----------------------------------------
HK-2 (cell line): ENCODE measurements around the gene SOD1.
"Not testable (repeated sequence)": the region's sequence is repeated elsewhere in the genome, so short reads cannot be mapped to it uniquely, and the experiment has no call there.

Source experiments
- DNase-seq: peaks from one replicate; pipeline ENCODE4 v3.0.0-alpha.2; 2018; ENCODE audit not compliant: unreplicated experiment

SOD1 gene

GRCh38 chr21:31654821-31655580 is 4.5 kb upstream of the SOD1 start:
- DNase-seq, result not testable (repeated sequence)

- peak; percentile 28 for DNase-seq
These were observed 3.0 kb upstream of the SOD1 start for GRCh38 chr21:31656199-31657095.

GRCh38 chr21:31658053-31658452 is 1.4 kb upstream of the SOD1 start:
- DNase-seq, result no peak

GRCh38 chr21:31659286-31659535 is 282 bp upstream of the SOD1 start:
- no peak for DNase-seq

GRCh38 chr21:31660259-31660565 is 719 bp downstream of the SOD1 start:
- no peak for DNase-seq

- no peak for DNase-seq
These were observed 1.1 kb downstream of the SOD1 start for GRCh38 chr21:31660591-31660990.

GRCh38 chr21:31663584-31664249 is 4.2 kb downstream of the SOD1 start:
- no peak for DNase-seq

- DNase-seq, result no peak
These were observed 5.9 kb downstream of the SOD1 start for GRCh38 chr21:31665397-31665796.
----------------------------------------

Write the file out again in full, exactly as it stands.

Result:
HK-2 (cell line): ENCODE measurements around the gene SOD1.
"Not testable (repeated sequence)": the region's sequence is repeated elsewhere in the genome, so short reads cannot be mapped to it uniquely, and the experiment has no call there.

Source experiments
- DNase-seq: peaks from one replicate; pipeline ENCODE4 v3.0.0-alpha.2; 2018; ENCODE audit not compliant: unreplicated experiment

SOD1 gene

GRCh38 chr21:31654821-31655580 is 4.5 kb upstream of the SOD1 start:
- DNase-seq, result not testable (repeated sequence)

- peak; percentile 28 for DNase-seq
These were observed 3.0 kb upstream of the SOD1 start for GRCh38 chr21:31656199-31657095.

GRCh38 chr21:31658053-31658452 is 1.4 kb upstream of the SOD1 start:
- DNase-seq, result no peak

GRCh38 chr21:31659286-31659535 is 282 bp upstream of the SOD1 start:
- no peak for DNase-seq

GRCh38 chr21:31660259-31660565 is 719 bp downstream of the SOD1 start:
- no peak for DNase-seq

- no peak for DNase-seq
These were observed 1.1 kb downstream of the SOD1 start for GRCh38 chr21:31660591-31660990.

GRCh38 chr21:31663584-31664249 is 4.2 kb downstream of the SOD1 start:
- no peak for DNase-seq

- DNase-seq, result no peak
These were observed 5.9 kb downstream of the SOD1 start for GRCh38 chr21:31665397-31665796.